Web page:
Everyone is born with the intrinsic desire to express themselves. Creative media carries an incredible power in allowing individuals to access this self-expression. Through art forms, you can discover outlets that develop hope, improve mental health, relieve stress, and enhance empathy.
Compass Institute Inc. is working hard to support young adults with intellectual and/or physical disability achieve this desire. One of their social enterprises, Farm Art, is dedicated to creating a space where people with disability can unlock their creativity and passion. EPIC Assist (EPIC) is excited to award Compass Institute a community grant to help support this creative journey towards improving the lives of people with disability.
Located at Palmwoods on the Sunshine Coast, Farm Art is one of Compass Institute’s many creative programs and enterprises. Lisa Bathersby, the Development Coordinator at Compass Institute, says that Farm Art is a valuable platform in enabling young people with disability to unleash their potential.
“Farm Art is a quiet space for our trainees and also works as an outlet where they can let their creativity flow,” says Lisa.
“The trainees spend their time working with a number of mediums including drawing, painting, mosaics, silk screen printing, beading, sewing, and sculptures.”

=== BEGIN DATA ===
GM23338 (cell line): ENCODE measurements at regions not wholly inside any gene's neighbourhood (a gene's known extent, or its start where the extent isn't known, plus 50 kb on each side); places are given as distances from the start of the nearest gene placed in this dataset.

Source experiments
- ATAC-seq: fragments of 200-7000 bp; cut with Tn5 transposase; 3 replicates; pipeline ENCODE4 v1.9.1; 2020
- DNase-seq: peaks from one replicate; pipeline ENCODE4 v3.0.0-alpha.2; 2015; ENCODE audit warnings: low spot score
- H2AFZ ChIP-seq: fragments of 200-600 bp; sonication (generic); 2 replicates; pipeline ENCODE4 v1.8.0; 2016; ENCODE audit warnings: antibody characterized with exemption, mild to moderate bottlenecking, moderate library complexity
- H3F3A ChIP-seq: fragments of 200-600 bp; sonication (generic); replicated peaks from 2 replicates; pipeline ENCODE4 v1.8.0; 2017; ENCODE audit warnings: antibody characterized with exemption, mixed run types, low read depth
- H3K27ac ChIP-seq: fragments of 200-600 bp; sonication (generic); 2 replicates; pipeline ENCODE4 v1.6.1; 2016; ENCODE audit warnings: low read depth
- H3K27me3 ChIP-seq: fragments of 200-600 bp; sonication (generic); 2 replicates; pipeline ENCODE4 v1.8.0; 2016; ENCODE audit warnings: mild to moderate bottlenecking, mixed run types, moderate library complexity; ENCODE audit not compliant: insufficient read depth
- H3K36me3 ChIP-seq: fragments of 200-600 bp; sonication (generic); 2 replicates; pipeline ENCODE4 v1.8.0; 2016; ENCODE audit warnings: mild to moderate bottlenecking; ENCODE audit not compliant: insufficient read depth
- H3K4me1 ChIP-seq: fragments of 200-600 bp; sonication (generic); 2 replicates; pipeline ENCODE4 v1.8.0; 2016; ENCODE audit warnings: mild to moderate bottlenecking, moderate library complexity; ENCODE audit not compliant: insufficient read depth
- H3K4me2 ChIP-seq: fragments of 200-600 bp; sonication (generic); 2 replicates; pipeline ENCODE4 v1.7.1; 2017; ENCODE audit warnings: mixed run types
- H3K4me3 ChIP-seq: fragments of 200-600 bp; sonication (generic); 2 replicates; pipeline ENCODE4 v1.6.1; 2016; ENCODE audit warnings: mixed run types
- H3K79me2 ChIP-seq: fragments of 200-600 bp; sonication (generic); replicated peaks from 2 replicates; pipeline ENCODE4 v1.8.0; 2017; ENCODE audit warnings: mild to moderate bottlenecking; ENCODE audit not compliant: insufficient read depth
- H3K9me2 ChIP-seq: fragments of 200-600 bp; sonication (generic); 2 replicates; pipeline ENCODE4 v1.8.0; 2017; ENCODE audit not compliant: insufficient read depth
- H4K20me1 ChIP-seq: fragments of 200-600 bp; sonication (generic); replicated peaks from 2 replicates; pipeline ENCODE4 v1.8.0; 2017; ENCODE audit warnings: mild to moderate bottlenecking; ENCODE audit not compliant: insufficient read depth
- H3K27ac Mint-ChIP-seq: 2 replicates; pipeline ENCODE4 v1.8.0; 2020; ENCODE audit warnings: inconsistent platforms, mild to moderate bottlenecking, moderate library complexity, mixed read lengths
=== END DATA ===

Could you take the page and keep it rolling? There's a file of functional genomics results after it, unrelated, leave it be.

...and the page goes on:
Lisa says it has been incredible to watch the Farm Art trainees not only grow, but thrive in the program.
“We have some amazing artwork that is created and each trainee has their own individual style,” says Lisa.
What makes Farm Art so special, is that it shares the artwork and immerses the trainees in the community. All of the artwork is sold at Compass Institute’s Wabi Sabi retail outlets and then reinvested back into the program. Through this enterprise, the program strives to bring to light the creativity of people with disability and create a culture without restrictions and discrimination.
“Farm Art endeavours to contribute to the personal outcome of our trainees by increasing self-esteem, social networks, and a sense of belonging. Within the community, Farm Art reduces the stigma of young people living with a disability and increases inclusion and diversity,” says Lisa.